conservation officer for the British Mycological Society). Both have
published widely and both have been extensively involved with
mycological field trips. It is a heavily illustrated book, with about
2000 colour pix. Each of the 600 or so species is colourfully
reproduced at its actual size, along with an explanation of its
distribution, habitat, association, abundance, growth form, spore
colour, and edibility. There are location maps for global distribution.
Occasionally, the strange habits of some of these fungi will be noted.
Covered, of course, are chanterelles, mushrooms, morels, puffballs,
toadstools, and truffles.
Audience and level of use: libraries, mycology students.
Some interesting or unusual facts: a 1.5 pound white truffle sold for
$150,000 at a charity auction in 2009.
The downside to this book: with all the pix, this is a very physically
heavy book.
The upside to this book: great illustrations.
Quality/Price Rating: 89.
 
 
 

10. START YOUR OWN FOOD TRUCK BUSINESS (Entrepreneur Press, 2011, 176
pages, ISBN 978-1-59918-414-1, $19.95 US paper covers) is a perfect
food business niche book. Here you will find just about all you'll need
to know to begin an operation in the US for a cart, a trailer, a kiosk,
gourmet truck, mobile catering, and a "bustaurant" (diner on wheels).
The book is one of a "Start Up" series from the publisher: there are
over 60 of them, including such hospitality related themes as bar and
club, bed and breakfast, gift baskets, and restaurants. The book opens
with a history of the mobile food business before moving on to the
types of customers being catered to. There are business plans to
consider. There's the menu and suppliers to deal with, as well as
parking, licenses, work environment, cleaning and personal health, and
staffing. At the end, there are notes on how to franchise and how to
sell your business. The appendix details food truck resources such as
business associations, credit bureaus, small business software, recipe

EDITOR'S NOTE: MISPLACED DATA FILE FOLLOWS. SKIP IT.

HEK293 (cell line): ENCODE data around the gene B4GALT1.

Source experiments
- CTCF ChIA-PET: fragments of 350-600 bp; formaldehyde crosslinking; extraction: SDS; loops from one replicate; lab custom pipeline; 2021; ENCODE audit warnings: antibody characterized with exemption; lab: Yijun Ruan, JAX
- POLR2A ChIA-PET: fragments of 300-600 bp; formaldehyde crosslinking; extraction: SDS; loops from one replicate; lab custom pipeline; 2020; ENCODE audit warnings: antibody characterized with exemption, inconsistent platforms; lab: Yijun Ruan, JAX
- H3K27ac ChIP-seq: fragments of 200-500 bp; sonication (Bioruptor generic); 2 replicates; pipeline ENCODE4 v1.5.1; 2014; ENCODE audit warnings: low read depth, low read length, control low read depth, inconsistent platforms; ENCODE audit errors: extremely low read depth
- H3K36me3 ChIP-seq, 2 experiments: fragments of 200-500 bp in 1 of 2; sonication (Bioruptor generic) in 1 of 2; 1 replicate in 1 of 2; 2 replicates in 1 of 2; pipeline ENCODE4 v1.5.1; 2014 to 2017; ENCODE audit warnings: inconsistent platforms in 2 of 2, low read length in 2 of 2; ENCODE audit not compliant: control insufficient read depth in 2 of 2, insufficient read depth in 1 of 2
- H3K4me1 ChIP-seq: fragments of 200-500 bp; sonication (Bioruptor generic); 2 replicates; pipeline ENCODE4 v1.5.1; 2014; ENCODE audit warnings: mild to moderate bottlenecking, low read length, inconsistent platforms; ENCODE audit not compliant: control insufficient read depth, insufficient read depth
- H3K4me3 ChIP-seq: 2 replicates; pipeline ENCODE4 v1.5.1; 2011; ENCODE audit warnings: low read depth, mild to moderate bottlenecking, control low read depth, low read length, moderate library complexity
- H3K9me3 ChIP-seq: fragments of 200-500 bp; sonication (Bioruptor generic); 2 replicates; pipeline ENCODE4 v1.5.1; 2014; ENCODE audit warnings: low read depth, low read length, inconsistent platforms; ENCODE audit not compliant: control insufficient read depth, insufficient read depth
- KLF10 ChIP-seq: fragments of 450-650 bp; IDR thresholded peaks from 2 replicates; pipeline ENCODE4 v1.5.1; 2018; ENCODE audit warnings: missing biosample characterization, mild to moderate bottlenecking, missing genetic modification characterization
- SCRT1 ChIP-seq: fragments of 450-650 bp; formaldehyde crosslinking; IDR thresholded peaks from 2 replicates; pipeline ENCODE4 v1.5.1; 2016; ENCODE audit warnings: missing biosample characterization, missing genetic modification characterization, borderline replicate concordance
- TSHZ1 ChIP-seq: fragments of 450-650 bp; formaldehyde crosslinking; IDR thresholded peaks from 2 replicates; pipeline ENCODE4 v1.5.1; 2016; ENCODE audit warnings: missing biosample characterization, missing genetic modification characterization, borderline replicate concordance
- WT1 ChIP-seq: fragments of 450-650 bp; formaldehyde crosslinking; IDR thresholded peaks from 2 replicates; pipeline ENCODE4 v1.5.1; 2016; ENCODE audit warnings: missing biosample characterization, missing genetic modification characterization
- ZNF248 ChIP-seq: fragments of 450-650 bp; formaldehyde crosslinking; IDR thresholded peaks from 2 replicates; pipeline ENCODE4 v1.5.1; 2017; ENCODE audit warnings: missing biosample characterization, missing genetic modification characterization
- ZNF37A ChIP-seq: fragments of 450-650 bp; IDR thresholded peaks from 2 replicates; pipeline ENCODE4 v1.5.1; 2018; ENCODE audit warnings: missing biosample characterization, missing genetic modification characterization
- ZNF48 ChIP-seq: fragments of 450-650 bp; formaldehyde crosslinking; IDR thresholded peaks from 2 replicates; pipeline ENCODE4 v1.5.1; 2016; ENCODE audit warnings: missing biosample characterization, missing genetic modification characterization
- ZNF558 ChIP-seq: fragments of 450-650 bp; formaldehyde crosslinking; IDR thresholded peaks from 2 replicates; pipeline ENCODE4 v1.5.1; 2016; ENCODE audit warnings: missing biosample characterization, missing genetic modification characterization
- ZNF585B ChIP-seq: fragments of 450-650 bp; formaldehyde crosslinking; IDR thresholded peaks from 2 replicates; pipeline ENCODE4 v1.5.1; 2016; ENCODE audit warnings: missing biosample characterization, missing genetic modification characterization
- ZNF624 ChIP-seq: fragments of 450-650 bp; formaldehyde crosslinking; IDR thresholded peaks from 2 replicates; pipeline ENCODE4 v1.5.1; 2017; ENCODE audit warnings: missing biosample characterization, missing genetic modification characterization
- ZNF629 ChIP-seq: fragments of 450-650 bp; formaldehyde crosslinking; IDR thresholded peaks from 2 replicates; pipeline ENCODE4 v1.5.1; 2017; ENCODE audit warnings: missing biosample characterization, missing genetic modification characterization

websites, and the like.
Audience and level of use: anybody wanting to start a mobile food
business, or just the curious.
Some interesting or unusual recipes/facts: there's a good number of
checklists that are really useful.
The downside to this book: US-based material.
The upside to this book: there is an informative glossary.
Quality/Price Rating: 88.
 
 
 
11. A GREEN GUIDE TO TRADITIONAL COUNTRY FOODS; discover traditional
ways to cure and smoke, pickle and preserve, make cheese, bake and more
(Cico Books, 2011; distr. T. Allen, 192 pages, $24.95 US hard covers)
has been assembled by Henrietta Green (no relation to the title); it is
one of the "Green Guides" (housekeeping, backyard farm, organic pot
crops, fruits) put out by Cico. This is a book about making things from
scratch, so be prepared to work. You must love cooking, as I am sure we
all do. The six chapters each cover a different theme: there's dairy
(making cheese, yogurt, butter, buttermilk, cream cheese); bakery
(making granary bread, sourdough starter, focaccia, piecrust); candy
(making chocolate truffles, fudge, marshmallows); pantry (making
vinegars, chutneys, jams, syrups); butcher (making sausages, terrine,
bresaola, potted ham); and smoking (making salmon, bacon). Along the
way there are techniques to learn, such as brining, cold smoking, hot
smoking, and sourdoughs. At the end, there are some useful addresses,
mainly American, but there are at least nine from Canada and a few more
from the UK and France. Preparations have their ingredients listed in
avoirdupois measurements, but there is no table of metric equivalents.
Audience and level of use: those cooks who feel inspired enough to
begin cooking from scratch.
Some interesting or unusual recipes/facts: beef in buttermilk; beet,
goat cheese, and pine nut salad with Melba toast; wild mushroom and
garlic pizza; beet chutney; onion marmalade; chorizo sausages.
The downside to this book: there was no room for alternatives such as
low-fat or low-sugar or gluten-free preps.
The upside to this book: a good inspirational resource tool for cooks
who want to move up.
Quality/Price Rating: 86.